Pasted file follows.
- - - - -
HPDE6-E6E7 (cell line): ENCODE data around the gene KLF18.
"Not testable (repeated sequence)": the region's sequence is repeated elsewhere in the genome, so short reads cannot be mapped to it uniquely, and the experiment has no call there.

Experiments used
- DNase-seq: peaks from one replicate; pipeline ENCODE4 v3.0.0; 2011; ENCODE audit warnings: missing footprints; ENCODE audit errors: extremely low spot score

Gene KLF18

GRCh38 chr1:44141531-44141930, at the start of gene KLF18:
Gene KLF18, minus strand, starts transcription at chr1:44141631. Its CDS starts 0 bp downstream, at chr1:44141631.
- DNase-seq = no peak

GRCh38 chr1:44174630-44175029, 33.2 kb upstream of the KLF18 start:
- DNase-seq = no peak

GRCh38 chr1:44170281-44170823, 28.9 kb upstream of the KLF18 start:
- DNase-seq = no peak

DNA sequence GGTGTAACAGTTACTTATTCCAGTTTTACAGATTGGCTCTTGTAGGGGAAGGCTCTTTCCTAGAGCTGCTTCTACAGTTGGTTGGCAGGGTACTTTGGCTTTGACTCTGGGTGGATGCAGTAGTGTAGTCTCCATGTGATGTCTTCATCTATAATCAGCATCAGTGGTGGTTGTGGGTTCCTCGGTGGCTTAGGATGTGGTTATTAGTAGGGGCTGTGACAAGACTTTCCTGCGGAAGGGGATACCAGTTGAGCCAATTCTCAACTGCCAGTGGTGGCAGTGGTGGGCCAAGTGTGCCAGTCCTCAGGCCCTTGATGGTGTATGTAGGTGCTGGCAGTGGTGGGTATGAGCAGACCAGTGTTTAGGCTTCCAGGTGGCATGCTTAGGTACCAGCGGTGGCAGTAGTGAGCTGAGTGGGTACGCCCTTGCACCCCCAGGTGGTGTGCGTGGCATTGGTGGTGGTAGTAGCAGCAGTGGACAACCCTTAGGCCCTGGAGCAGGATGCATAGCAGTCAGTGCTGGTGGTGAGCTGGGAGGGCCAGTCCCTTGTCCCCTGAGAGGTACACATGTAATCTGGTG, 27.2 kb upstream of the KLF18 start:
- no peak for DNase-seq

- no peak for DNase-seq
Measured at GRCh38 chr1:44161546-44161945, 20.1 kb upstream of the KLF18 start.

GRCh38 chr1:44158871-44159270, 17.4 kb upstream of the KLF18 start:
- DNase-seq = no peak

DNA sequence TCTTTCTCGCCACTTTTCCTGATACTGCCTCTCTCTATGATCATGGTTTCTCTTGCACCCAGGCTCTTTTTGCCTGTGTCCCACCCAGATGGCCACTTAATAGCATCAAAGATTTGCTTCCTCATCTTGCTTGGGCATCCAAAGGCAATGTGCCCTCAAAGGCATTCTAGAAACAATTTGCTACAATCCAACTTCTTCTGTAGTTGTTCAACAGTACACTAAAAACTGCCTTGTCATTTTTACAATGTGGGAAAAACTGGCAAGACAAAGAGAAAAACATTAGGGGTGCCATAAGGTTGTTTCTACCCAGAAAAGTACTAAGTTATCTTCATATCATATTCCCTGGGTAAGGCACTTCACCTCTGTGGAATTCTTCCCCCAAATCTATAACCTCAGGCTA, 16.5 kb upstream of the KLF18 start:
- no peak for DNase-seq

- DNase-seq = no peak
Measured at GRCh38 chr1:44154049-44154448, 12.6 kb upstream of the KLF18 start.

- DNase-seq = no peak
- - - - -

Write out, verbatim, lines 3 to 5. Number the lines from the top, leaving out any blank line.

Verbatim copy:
Experiments used
- DNase-seq: peaks from one replicate; pipeline ENCODE4 v3.0.0; 2011; ENCODE audit warnings: missing footprints; ENCODE audit errors: extremely low spot score

Gene KLF18